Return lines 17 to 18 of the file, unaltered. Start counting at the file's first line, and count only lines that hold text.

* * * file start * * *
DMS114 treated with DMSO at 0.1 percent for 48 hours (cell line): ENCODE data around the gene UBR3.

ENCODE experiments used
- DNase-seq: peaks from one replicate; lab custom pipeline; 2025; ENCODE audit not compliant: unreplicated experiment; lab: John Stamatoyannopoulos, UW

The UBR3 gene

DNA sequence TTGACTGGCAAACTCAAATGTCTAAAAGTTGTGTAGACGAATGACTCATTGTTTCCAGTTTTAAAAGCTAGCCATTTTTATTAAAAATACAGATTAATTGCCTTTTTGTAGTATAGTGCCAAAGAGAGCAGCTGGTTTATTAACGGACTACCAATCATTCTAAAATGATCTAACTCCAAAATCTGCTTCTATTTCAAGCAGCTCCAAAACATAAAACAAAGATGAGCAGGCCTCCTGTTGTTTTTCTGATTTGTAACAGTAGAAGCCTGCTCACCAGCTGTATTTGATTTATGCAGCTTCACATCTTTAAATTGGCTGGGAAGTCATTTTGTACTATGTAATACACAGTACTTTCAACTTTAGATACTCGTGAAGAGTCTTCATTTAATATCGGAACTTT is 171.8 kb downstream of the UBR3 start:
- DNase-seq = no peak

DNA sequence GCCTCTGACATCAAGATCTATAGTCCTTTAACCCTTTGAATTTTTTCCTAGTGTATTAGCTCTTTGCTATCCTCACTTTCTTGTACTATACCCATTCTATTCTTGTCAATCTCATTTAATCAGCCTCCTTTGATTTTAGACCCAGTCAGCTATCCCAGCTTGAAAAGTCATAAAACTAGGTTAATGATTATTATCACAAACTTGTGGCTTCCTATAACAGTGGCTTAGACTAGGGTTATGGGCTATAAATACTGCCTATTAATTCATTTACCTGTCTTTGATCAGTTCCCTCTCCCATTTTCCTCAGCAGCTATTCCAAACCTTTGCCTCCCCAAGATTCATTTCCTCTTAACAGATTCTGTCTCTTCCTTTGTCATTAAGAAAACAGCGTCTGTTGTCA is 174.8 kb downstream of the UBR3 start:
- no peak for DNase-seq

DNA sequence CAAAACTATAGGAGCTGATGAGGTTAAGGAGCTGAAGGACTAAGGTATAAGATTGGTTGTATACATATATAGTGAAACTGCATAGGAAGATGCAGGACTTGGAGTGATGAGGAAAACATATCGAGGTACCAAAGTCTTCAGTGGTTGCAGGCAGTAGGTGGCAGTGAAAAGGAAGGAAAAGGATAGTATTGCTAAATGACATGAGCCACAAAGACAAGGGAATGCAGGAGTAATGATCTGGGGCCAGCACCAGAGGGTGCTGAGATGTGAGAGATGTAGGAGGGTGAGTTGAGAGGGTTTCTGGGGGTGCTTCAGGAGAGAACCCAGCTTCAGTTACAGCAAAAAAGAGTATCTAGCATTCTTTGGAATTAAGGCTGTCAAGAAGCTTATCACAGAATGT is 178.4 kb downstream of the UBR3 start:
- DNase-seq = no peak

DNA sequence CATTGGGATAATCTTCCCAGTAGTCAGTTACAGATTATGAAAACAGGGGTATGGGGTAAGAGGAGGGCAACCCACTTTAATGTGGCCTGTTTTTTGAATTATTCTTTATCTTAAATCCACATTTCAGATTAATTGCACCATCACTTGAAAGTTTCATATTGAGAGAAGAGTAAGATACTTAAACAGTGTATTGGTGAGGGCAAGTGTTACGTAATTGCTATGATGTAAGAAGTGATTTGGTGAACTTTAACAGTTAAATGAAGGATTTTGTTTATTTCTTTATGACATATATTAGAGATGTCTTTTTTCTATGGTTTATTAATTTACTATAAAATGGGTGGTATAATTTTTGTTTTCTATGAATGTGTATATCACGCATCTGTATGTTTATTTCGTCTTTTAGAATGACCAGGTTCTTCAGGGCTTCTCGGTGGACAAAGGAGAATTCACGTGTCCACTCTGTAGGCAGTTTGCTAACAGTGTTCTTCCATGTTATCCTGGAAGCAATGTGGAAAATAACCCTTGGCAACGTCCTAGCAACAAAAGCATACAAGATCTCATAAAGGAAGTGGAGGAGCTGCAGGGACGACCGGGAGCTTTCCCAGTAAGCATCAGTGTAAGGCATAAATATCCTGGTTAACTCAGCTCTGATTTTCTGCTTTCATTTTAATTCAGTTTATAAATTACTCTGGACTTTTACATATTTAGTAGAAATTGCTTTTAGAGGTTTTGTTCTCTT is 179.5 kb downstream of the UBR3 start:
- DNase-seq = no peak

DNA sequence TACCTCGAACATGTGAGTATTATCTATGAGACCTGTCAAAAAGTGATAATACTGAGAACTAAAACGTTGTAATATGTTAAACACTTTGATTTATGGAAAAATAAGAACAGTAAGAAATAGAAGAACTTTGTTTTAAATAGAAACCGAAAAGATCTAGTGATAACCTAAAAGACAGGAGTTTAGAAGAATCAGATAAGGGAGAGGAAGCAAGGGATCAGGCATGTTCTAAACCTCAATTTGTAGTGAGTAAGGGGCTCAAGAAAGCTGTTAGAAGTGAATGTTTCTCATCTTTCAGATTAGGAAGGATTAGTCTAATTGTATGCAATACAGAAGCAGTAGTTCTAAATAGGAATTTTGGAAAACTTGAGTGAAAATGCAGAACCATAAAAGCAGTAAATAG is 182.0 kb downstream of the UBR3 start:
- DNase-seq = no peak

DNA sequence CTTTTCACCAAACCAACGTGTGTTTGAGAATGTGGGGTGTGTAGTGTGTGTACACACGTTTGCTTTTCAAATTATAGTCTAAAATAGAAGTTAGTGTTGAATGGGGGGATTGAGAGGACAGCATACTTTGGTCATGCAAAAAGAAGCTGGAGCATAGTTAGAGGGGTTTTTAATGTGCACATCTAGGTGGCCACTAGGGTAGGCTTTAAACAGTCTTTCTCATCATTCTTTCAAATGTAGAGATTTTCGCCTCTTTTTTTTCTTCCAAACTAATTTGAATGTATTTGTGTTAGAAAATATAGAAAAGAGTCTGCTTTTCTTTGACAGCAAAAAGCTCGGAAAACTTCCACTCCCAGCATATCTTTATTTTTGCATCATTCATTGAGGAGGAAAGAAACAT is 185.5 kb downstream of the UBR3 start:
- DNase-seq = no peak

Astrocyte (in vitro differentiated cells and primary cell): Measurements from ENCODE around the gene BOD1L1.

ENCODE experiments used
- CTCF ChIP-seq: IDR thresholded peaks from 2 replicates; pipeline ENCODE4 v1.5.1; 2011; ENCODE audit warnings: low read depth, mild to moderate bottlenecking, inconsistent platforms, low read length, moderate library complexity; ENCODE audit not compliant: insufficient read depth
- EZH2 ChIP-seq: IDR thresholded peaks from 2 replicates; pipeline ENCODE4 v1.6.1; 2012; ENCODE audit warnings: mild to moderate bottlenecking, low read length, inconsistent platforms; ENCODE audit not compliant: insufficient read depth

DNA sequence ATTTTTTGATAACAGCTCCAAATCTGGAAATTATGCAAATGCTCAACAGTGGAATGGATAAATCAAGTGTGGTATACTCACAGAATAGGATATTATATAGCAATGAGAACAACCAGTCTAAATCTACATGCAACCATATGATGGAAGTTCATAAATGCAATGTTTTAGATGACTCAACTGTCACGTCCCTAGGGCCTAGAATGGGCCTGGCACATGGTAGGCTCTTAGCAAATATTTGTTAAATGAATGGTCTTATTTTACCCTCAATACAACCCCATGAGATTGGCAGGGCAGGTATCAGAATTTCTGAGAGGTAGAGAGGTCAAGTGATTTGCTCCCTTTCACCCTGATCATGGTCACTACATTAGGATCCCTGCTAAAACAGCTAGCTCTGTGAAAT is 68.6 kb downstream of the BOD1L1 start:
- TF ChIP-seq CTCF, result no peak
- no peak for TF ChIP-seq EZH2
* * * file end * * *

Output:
Astrocyte (in vitro differentiated cells and primary cell): Measurements from ENCODE around the gene BOD1L1.

ENCODE experiments used